This left Miercoles with no play partners...she seemed okay with that, for a while. I soon noticed that she depended more on us for playtime, which was okay except we weren't here much during the day. So, In September of last year, we adopted a partner for her...we went to the Arizona Animal Welfare League and picked out Cashew (as he was known then), an adorable two month old male kitten whose markings were so similar, you would think he was either her brother or that she gave birth to him.

The poor little guy had a very rough start...while at first he was fine, after a day or so we noticed he was having real trouble chewing his food...and he made small whimpering noises while he slept. He had lost almost all of his energy...though we had kept the two of them separated for the first few days, they were soon playing energetically with each other. That is, until he got sick...then she kind of turned on him when he didn't feel like playing back. It turned out that he had Calicivirus, and from what we read on the Internet, he likely had it when we got him at the AAWL.

I was furious...while it cost us almost $800 (not including his adoption cost), I was more concerned that the poor kitty was suffering greatly...he had an ulcer on his tongue that must have been very painful, making it very hard for him to eat. Additionally, his system was weakened enough that he also developed a bad respiratory infection, which also attacked Miercoles, resulting in another large vet bill to treat her.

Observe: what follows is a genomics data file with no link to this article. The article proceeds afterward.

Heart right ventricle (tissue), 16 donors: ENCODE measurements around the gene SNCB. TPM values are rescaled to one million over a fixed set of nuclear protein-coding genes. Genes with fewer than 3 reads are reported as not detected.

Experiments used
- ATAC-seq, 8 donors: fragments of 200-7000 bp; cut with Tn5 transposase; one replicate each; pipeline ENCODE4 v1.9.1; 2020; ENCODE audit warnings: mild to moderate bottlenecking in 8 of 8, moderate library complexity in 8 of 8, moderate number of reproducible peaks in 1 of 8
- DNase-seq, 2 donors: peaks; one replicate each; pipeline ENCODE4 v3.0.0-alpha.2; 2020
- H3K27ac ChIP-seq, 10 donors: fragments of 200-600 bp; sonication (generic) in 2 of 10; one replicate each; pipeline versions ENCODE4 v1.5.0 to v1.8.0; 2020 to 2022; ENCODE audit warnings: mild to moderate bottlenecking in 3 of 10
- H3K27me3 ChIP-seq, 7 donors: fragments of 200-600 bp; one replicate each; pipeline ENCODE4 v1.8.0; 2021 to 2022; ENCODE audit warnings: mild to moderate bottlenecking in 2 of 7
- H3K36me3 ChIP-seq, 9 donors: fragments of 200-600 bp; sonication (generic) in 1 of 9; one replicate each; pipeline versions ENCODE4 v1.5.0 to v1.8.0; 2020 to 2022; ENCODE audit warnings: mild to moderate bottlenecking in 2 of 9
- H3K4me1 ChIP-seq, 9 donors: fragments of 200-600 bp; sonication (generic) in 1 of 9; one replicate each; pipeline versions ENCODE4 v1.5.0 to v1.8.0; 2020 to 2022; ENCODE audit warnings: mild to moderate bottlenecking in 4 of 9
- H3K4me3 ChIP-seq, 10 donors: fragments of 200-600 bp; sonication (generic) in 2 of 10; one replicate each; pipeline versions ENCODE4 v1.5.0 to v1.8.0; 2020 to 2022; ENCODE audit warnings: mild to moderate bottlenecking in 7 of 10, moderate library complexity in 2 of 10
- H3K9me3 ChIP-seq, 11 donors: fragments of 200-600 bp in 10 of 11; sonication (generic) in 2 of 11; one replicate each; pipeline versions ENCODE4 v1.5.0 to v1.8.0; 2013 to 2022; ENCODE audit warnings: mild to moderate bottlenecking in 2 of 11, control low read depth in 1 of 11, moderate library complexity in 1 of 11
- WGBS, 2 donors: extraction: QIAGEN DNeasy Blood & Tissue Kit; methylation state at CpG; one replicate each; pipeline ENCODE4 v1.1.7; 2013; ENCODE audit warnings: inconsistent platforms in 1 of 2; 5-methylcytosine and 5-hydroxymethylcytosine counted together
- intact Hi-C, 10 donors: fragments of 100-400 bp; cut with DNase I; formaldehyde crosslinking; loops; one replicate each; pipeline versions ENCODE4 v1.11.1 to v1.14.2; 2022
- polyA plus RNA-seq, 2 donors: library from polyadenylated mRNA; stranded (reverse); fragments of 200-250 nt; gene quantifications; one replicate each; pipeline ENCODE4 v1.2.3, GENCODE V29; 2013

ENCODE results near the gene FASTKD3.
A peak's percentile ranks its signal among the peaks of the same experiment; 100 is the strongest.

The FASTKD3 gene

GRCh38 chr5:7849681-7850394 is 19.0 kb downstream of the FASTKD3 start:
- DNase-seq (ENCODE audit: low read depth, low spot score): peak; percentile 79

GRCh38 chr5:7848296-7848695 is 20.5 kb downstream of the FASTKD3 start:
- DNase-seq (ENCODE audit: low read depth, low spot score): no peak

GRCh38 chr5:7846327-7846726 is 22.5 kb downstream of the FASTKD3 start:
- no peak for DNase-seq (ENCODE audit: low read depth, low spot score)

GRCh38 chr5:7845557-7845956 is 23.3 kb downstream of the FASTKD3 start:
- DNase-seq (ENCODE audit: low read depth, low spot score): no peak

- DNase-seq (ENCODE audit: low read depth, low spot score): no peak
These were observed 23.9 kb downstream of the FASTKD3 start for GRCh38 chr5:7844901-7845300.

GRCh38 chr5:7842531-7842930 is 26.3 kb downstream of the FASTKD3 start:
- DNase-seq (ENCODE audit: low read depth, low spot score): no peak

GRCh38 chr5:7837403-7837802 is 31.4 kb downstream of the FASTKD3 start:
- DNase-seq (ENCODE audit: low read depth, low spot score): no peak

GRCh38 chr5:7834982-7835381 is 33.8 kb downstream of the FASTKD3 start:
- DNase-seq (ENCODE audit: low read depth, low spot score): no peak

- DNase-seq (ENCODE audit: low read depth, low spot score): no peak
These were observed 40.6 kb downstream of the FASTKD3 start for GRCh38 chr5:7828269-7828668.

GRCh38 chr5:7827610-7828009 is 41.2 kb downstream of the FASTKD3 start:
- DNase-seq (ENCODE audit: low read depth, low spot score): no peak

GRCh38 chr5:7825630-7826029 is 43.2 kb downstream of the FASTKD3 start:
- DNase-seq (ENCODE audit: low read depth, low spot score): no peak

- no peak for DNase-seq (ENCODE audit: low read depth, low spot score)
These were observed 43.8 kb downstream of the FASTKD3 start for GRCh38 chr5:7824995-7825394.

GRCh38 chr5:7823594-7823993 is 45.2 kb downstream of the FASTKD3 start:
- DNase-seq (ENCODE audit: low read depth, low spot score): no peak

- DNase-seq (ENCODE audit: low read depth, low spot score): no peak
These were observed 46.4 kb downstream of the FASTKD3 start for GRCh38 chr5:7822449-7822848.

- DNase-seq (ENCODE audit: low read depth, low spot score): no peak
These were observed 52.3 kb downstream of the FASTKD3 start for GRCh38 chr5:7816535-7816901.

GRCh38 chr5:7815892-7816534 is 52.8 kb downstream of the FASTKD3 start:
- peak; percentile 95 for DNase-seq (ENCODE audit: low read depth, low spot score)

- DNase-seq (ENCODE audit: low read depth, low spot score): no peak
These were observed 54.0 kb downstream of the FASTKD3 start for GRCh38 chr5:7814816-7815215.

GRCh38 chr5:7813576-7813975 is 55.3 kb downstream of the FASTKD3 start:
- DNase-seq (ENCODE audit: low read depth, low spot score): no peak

How could he have been allowed to come home with us, with this condition?

Supposedly all animals are examined before they are released...certainly there had to have been some indications that he wasn't well! I expressed my concern by a telephone call to the AAWL...which was not returned. I sent several emails, finally receiving a response that, essentially, the AAWL was not and could not be held responsible for Cashew's condition, that Calicivirus was common in shelter animals, and there was no indication that he had it when we got him. There were many stories on the Internet about entire shelters that became infected with Calicivirus, and all the animals had to be put down. This can be serious business.

I was furious...all I wanted was a simple apology: "Yes, we're very sorry that this has happened. Perhaps we need to be more careful in our screening and release procedures. Please accept our apologies." What if a little boy or girl had been given a pet like him as a gift? Imagine their disappoinment! Imagine the family who has no patience and simply returns him, which is bound to be more traumatic to him.

Eventually, after several emails in which I threatened to not only withdraw our financial support but also refuse to give them a good reference (we had already made several good-sized donations in the past few years), I got an apology...well, sort of. It was worded close to the way I had wished for...and it only took three emails back and forth to receive it!

My official position regarding this matter is as follows: in 1998 my then-girlfriend and I visited the AAWL and adopted Lowell and Maynard, a several-month-old kitten that she took with her a year or so later when we broke up. I have never had any complaints about any part of that adoption experience, and indeed went back with my fiancee last September to choose Miercoles' new companion.

Will we still support them with donations? Yes--the service they provide as a no-kill shelter is invaluable. Will we recommend them to others looking for a new pet? Yes...providing that you INSIST that the animal be THOROUGHLY examined (or, as thorough as the AAWL is in their examination). Ask many questions! Maybe, take a look at the prospective pet yourself, learn the signs and indications of possible illnesses, and choose accordingly.